Today I found a very cool (and free) app for Mac called BPM Tapper. You basically play a song in iTunes and tap away at the rhythm for a few seconds. Then click a button and it adds the BPM to iTunes.

Simple. Accurate. Cool.

Here’s what the developers say about it:

This free little buddy is used to get BPM’s for your songs into iTunes. Just tap the big button along to the beat of the music and a precise BPM will be given to you. Just tap and all will be revealed. This is your start into a world of perfect BPM playlists.

And here’s a video that shows it in action:

I downloaded it and have been playing with it all day. And I love it.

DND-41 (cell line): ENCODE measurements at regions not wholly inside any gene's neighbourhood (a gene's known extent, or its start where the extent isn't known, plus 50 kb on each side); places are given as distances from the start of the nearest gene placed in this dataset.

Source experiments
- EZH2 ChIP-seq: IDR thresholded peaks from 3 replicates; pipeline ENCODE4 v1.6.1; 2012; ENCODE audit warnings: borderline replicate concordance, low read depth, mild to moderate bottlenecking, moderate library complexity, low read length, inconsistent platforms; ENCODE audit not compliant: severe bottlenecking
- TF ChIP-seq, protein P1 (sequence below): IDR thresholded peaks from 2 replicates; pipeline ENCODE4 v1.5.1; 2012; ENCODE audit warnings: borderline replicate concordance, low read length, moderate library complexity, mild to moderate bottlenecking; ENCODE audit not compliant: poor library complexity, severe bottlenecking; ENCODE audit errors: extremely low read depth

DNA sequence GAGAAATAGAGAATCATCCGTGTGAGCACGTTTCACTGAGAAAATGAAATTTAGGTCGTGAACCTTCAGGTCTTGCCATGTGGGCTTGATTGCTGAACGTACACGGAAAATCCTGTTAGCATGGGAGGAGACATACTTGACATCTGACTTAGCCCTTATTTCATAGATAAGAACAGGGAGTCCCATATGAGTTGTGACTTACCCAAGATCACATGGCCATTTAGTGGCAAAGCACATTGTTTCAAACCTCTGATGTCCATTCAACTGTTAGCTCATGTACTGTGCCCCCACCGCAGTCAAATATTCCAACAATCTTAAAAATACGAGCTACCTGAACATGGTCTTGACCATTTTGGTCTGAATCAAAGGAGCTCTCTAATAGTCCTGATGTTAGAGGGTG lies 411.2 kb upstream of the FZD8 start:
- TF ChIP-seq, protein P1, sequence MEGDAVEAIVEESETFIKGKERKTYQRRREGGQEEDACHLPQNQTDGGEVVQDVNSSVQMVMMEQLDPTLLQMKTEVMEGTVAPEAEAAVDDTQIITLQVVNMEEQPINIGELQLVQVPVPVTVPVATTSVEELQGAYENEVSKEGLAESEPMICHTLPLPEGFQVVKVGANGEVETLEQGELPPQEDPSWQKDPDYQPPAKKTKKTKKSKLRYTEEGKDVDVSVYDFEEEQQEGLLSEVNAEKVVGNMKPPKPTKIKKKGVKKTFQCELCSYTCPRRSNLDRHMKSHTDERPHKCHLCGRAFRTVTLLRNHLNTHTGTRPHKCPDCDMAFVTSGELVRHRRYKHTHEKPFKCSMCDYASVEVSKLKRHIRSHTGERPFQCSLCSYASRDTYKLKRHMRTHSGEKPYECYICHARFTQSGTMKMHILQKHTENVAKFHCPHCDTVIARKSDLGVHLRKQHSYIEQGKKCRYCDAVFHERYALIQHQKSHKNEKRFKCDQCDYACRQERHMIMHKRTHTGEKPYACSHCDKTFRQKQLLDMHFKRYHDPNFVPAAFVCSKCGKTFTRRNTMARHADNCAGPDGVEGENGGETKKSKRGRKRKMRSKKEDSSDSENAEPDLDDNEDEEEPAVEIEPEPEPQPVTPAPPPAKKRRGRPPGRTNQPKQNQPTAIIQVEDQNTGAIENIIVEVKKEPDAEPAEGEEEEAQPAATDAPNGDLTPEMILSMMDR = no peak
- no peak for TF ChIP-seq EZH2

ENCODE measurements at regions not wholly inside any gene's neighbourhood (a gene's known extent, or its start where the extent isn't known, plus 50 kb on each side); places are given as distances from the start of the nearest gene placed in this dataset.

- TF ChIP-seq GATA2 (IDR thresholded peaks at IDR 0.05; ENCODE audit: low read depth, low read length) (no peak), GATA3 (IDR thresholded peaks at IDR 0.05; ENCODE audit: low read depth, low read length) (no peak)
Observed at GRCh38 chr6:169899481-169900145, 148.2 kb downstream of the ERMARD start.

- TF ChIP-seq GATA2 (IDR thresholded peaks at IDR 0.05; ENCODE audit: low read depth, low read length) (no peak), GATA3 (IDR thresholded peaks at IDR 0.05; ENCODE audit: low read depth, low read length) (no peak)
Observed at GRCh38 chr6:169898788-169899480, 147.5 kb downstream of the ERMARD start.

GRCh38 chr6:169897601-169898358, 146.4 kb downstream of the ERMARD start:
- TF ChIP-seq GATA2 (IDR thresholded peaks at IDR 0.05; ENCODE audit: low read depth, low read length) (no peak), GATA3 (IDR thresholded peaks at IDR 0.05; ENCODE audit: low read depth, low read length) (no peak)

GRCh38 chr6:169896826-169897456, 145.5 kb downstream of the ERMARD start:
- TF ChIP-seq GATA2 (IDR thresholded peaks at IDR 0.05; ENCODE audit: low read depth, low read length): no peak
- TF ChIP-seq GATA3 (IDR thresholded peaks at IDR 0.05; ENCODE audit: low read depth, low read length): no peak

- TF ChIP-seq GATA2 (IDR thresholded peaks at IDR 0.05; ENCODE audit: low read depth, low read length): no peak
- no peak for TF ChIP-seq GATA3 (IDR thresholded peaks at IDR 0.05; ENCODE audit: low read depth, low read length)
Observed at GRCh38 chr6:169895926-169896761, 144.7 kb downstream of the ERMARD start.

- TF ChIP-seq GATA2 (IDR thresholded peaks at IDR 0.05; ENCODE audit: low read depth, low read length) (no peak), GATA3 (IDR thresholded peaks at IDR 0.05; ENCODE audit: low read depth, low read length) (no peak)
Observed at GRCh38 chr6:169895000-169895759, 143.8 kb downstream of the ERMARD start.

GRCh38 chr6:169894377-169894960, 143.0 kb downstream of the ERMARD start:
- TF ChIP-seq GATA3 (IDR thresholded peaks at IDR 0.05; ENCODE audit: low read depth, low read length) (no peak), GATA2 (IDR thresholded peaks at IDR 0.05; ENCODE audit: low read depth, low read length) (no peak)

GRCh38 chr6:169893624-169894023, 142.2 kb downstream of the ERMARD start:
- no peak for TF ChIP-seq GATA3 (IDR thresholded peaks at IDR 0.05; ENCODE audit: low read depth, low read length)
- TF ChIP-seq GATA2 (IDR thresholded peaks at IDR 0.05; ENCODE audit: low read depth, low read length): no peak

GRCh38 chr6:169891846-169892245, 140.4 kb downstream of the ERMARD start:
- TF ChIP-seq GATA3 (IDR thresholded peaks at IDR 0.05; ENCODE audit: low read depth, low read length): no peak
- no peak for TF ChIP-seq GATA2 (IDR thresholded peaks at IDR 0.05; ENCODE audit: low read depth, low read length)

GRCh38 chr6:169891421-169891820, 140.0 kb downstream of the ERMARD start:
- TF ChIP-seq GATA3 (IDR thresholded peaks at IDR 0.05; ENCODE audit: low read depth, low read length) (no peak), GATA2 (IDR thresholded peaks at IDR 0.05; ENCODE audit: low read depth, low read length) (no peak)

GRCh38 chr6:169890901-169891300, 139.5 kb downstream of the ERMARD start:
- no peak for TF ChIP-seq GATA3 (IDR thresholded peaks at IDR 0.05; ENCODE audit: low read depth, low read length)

Get it at the developers site or from the Mac App Store.

BPM in iTunes – How to add BPM to songs in iTunes with beaTunes

There are basically two ways of creating playlists of songs that match your running pace, and one requires you have Beats-Per-Minute in iTunes:

  1. You can manually drag in songs by hand
  2. You can automatically add songs using Smart Playlists

If you’re like me and have several thousand songs in your iTunes library, option 1 doesn’t sound too appealing.

I started manually adding songs myself, but after a while it does become a drag. I either ended up just picking the songs I listen to most often, or started going through them in alphabetical order but got bored before I finished the A’s.

So I set out to find a way to do this automatically.

To do this, you need to know the rhythm or cadence of each song. In iTunes that means knowing the Beats-Per-Minute, or BPM. Now, I’m sure I’m not using the correct terms (rhythm and cadence might be completely different things) so if you’re a musician, please forgive me. This is how I understand it best and I’m not really interested in semantics.